Vintage Futurism At Chris Gelinas
I have a new fashion crush—Chris Gelinas. The soft-spoken Canadian designer (who cut his teeth at Balenciaga and who is the recipient of the MADE for Peroni Young Designer Award) created a tender cinematic world of “vintage futurism” yesterday that assaulted all the senses. The role of the Standard Hotel, High Line’s wood-paneled loft was to house a mini film set filled with classic mid-century furniture for a collection that explored that same era, but through a futuristic filter. Imagine the world of Julianne Moore in Far From Heaven, populated by either sexed up or more boyish Courreges and Paco Rabanne muses.
Gelinas’s main strength is marrying sophisticated sexuality with sporty urbanity, in just the right doses. His woman wears a white neoprene sweatshirt with cigarette pants, but glamour comes when the sweatshirt is belted, the pants are shiny salmon silk and her feet are clad in chrome platform loafers. She pares down a cocktail dress with silver brogues. She channels the 1950s with a pin-up white body piece under a voluminous full-skirted dress, but the twist comes from a raised empire line waist and a slither of a white turtle neck, taking it into the future.
That white look summed up another of his strengths—an obsession with pushing technology in textile fabrication: He has opened a Pandora’s box of fabric techniques that there is no going back from, and which will surely leave legions of designers trailing in his wake. The dress itself was made of "spacer fabric"—to create the effect of neoprene but with air between the fibers, like a sporty gazar. “When I pushed the mill to do it, they thought it was kind of a joke. But now they see how beautiful it is.” An intricate silver edge trim came via the motor industry—“I found it and thought it deserved to be seen in all its glory rather than lurking behind a car seat!” Another hit was an engineered petrol green body suit – it looked boned, but instead Gelinas laser cut and sandwiched the fabric panels so it sculpts the body but allows complete freedom of movement.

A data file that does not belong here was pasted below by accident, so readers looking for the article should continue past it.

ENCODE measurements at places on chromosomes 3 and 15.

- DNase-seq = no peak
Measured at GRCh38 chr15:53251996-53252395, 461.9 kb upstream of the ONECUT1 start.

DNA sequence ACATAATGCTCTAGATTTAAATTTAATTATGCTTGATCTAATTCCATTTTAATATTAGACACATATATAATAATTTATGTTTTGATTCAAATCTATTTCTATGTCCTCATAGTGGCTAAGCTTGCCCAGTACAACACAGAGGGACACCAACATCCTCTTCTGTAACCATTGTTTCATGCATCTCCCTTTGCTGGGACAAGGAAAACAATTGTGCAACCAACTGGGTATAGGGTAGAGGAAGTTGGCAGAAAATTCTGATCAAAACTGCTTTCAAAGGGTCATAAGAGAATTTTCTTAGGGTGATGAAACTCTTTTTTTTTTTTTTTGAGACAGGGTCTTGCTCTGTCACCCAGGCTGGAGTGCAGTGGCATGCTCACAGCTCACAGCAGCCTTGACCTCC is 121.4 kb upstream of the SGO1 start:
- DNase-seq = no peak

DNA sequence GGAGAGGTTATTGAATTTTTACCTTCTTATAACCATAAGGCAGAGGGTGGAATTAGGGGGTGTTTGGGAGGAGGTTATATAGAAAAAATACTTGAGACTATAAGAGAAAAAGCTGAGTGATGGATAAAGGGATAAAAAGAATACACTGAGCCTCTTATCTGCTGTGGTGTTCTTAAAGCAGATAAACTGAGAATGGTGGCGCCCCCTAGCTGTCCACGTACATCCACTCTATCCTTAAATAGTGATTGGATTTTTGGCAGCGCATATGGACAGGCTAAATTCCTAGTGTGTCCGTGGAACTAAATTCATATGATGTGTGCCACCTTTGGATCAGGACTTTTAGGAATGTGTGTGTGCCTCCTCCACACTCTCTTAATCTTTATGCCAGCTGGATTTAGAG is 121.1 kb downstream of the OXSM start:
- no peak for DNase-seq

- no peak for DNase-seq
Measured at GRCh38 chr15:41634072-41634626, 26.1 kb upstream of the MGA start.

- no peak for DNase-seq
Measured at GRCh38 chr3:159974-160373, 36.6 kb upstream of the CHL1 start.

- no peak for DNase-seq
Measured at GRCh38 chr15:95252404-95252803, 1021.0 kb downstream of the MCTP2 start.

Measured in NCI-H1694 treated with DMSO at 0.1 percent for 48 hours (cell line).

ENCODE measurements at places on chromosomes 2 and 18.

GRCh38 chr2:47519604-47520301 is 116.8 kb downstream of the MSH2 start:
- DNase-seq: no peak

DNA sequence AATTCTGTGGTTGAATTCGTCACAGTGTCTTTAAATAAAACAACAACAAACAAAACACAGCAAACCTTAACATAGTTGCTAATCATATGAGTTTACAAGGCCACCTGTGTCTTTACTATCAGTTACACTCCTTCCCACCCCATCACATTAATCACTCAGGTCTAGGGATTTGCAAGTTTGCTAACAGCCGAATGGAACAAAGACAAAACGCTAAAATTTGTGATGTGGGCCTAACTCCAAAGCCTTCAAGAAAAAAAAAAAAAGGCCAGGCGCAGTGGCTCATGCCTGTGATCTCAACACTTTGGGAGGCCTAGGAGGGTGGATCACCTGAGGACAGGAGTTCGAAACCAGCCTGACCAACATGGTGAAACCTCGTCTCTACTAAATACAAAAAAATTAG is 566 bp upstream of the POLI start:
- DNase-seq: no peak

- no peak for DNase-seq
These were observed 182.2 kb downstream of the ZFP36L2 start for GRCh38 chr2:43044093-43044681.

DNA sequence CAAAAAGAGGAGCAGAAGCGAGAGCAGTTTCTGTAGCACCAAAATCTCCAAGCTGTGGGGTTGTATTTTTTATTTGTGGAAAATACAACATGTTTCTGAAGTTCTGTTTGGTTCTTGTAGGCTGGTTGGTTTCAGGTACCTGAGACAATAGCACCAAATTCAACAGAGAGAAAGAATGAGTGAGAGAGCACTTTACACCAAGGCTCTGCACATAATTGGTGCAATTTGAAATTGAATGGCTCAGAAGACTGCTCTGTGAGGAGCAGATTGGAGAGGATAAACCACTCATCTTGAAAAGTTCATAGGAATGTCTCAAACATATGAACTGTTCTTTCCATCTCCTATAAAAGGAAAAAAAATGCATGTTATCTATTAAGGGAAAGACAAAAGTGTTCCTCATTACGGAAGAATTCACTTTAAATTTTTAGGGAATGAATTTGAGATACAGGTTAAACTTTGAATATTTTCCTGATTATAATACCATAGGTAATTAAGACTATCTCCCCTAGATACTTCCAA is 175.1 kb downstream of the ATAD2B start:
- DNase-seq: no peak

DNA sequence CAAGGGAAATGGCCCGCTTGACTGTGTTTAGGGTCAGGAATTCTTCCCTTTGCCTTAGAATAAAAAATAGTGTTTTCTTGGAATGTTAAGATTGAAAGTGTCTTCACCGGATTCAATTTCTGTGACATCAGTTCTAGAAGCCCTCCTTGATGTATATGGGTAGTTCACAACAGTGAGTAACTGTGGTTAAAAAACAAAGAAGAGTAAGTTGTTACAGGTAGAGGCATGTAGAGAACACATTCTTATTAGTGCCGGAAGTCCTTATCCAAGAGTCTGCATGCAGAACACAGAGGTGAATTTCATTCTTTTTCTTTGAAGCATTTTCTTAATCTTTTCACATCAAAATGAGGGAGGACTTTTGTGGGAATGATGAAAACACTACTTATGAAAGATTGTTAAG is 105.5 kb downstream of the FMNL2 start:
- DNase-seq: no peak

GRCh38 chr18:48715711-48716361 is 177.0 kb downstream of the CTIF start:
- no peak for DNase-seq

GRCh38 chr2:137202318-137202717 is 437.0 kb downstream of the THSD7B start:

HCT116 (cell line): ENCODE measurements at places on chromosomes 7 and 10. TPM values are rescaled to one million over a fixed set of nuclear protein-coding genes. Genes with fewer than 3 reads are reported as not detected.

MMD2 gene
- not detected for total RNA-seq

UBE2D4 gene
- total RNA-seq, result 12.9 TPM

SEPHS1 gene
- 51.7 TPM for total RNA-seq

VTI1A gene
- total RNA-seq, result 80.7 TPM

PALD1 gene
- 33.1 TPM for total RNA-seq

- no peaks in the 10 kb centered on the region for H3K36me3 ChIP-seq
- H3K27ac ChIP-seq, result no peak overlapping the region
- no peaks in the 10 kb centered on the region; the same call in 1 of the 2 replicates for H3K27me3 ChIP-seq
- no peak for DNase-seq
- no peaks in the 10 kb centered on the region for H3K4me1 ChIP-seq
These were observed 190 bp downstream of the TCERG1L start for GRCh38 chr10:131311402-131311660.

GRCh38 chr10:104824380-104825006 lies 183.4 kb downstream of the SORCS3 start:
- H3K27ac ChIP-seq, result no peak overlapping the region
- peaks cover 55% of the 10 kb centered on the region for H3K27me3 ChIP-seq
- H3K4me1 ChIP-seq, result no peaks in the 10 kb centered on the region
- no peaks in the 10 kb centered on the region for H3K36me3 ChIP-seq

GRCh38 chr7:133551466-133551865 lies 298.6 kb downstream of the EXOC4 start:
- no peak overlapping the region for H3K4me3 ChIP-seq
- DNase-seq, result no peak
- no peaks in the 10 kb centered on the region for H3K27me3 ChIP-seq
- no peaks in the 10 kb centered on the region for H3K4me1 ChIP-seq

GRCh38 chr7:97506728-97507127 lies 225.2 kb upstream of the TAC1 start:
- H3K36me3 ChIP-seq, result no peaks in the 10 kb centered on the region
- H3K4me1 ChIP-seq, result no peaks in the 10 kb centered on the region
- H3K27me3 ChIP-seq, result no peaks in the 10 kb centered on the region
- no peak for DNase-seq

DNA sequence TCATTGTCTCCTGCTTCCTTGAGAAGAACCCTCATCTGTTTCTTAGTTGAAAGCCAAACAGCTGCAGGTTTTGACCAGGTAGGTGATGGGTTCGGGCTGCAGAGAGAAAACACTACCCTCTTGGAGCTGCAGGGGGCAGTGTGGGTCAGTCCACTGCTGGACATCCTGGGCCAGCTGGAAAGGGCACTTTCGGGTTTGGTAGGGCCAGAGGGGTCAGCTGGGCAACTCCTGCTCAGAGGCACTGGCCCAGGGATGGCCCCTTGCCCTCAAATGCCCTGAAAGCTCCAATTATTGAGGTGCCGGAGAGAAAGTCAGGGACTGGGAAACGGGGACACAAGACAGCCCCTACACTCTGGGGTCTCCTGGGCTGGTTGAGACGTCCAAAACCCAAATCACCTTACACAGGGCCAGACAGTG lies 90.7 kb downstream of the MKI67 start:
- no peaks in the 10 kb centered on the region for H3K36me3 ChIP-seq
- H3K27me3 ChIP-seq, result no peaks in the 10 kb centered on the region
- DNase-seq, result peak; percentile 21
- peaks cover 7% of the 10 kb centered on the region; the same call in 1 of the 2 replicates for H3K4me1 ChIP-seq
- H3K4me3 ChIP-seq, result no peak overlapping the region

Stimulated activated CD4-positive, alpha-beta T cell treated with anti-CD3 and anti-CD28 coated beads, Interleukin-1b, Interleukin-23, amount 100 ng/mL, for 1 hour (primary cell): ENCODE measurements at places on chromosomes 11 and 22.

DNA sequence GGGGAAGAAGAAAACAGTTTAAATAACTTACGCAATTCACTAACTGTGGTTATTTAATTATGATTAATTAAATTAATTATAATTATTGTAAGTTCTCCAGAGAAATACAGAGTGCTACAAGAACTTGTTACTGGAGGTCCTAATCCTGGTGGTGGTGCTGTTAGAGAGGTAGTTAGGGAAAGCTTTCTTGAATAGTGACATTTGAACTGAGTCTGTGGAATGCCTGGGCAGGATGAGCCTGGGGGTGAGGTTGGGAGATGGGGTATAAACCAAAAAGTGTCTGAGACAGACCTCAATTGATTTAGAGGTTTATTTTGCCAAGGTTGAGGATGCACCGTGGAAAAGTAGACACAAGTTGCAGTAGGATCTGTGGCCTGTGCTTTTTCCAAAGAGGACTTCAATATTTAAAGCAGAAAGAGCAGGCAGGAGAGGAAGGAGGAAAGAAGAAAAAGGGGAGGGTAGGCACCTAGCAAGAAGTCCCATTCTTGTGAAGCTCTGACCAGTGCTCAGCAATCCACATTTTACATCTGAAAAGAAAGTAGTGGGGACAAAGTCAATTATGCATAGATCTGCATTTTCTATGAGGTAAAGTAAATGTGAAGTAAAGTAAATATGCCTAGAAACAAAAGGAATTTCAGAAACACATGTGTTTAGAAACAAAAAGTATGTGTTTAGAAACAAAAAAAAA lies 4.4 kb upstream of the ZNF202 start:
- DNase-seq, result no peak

Another strength is his sharp eye for unexpected detail—silver-ribbed cuffs at the bottom of sporty tailored pants, extra flaps on the back of a jacket and a rose gold clasp for a detachable belt—“we love luxe hardwear!” The joy of designer presentations over conventional runway shows is being able to touch the clothes, and a joy it was to play with all those details that give his work such depth and intelligence—you could almost smell the crispness of the satins.
Combined with remixed tracks from film composer Philip Glass, four out of five senses were catered for. The only one left is taste…it’s an interesting thought to imagine what a collection would taste like—I think his would be coral macaroons and crisp white Sancerre.
Photography by Chris Swainston
Follow Mary Fellowes on Twitter @maryfellowes